Politics & Policy

Duel in the Sun

Why San Diego’s Tuesday mayoral election matters nationally.

You may not have heard much about Tuesday’s election for mayor of San Diego, the nation’s eighth largest city, but liberals and union bosses have been focused on it for months. “San Diego is — or at least ought to be — the center of the universe for progressives, because its mayoral election is likely the biggest opportunity we’ll get between now and the 2014 midterms to flex our muscles within the broader Democratic coalition, and to move our body politic to the left,” writes the Daily Kos’s Ian Reifowitz.

Since then Democratic candidate David Alvarez has been the beneficiary of some $3.8 million from independent-expenditure groups — 90 percent of it from unions. He has raised only $750,000 on his own. Overall he will outspend Republican Kevin Faulconer — like Alvarez a San Diego city-council member — by several hundred thousand dollars. “It’s astounding the amount of money that’s being poured into this race from government unions,” Faulconer told Politico. “Many of these employee unions were the ones that brought the city to the verge of bankruptcy ten years ago, when we were ‘Enron by the Sea.’”

In fact, so much money has poured into the race that Tijuana, the Mexican city just across the border from San Diego, is now flooded with Spanish-language billboards and signs touting Alvarez’s candidacy, some with the slogan “Hayamos Historia” — “Let’s Make History.” The advertising says it’s paid for by a group called “Amigos de David Alvarez,” which is not registered with any government entity in California. Why all the south-of-the-border effort? Many Tijuana residents have friends or family who live in San Diego, and at least 3,200 registered voters with an address in San Diego also have a mailing address in Mexico or another country.

While union spending has boosted his candidacy, Alvarez is weighed down by his associations with disgraced former mayor Bob Filner, who in 2012 became the first Democrat in a quarter century to be elected San Diego mayor. The liberal Filner left office after less than a year, hounded by sexual-harassment lawsuits and a shambolic management style. That set up Tuesday’s special election to select a replacement.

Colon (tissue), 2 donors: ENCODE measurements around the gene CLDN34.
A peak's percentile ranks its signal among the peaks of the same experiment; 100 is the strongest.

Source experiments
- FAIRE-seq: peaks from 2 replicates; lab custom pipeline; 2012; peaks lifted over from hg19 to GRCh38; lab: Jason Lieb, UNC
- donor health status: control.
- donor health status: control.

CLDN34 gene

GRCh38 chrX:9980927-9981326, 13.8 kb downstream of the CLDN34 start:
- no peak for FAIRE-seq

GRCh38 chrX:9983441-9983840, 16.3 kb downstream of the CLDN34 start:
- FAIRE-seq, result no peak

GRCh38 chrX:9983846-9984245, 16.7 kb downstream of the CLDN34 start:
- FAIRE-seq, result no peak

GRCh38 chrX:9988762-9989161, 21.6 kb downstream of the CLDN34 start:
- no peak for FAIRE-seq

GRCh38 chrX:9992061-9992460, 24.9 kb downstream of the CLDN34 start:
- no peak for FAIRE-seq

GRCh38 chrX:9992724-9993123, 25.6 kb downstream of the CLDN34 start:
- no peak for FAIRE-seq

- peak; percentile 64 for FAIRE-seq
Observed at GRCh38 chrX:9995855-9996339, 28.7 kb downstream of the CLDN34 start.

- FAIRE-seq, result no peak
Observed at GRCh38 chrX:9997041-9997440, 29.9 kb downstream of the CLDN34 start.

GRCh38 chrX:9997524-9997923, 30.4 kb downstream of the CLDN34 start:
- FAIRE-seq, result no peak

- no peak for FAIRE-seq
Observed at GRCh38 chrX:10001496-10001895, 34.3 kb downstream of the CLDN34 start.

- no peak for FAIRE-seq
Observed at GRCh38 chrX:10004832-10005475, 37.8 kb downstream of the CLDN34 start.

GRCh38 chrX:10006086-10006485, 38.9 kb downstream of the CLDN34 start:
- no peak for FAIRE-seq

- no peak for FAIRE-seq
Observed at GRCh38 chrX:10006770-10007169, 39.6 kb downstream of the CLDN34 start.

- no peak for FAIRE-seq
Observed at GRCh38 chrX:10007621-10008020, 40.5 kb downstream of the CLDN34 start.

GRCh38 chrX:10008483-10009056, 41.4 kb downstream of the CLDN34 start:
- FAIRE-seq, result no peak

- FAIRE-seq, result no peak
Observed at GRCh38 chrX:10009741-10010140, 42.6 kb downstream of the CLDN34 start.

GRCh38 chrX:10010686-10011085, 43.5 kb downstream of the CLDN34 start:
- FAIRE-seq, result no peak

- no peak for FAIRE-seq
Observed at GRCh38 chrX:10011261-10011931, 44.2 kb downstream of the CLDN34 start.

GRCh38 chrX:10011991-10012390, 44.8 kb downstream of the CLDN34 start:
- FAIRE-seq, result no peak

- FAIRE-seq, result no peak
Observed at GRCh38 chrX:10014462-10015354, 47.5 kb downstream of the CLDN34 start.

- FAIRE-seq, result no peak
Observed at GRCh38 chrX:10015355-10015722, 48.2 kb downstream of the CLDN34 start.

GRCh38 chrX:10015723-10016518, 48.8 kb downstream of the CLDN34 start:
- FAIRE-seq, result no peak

What worries many in San Diego is that, as the San Diego Union-Tribune reports, “Alvarez was Filner’s closest ally on the City Council.” He once agreed to block his own nominee for the powerful Port Commission in order to please Filner. He even went so far as to help his pal with his videotaped apology as the sexual-harassment scandal began to mushroom. In the end, Alvarez came out in favor of Filner’s resignation as the facts of the scandal made any alternative politically untenable.

In policy terms, Alvarez appears to be a down-the-line supporter of the liberal agenda — he wants to increase the minimum wage and reduce carbon emissions, and he makes endless references to income inequality. On the city council, he supported Filner’s effort to suspend competitive bidding between the city and private contractors for the delivery of some services — a bête noire of local-government unions. Faulconer, a moderate Republican, has pledged to govern in the same business-friendly manner that characterized past San Diego mayors such as Pete Wilson (who then served as governor of California from 1991 to 1998) and Jerry Sanders.

The latest poll over the weekend by the San Diego Union-Tribune shows Faulconer with a statistically insignificant 47 percent–46 percent edge.

Faulconer leads among male voters by eleven points, but trails among women by nine points. Alvarez has a 61 percent–22 percent lead among Hispanic voters and a 3:1 lead among African Americans. Faulconer leads among whites by 3:2 and has a narrow lead with Asian voters. Dan Walters, a veteran columnist for the Sacramento Bee, says the race has significance beyond the city’s limits: “Should Faulconer win, he would immediately become — for a party badly in need of a fresh image — a potential candidate for governor, senator or other statewide office.” Given the changing demographics, a GOP win in San Diego would be meaningful. In 2012, Obama beat Romney about 313,000–186,000 in the city.

If Alvarez is elected, he will become the first Latino mayor in one of the nation’s most populous cities. Even more important, he will show that the Democratic model of Obama’s 2012 reelection — flood-the-zone spending and an awesome turnout machine — can still deliver the goods after the failure of the Obamacare website and the dip in the president’s approval ratings.

— John Fund is a national-affairs columnist for National Review Online.


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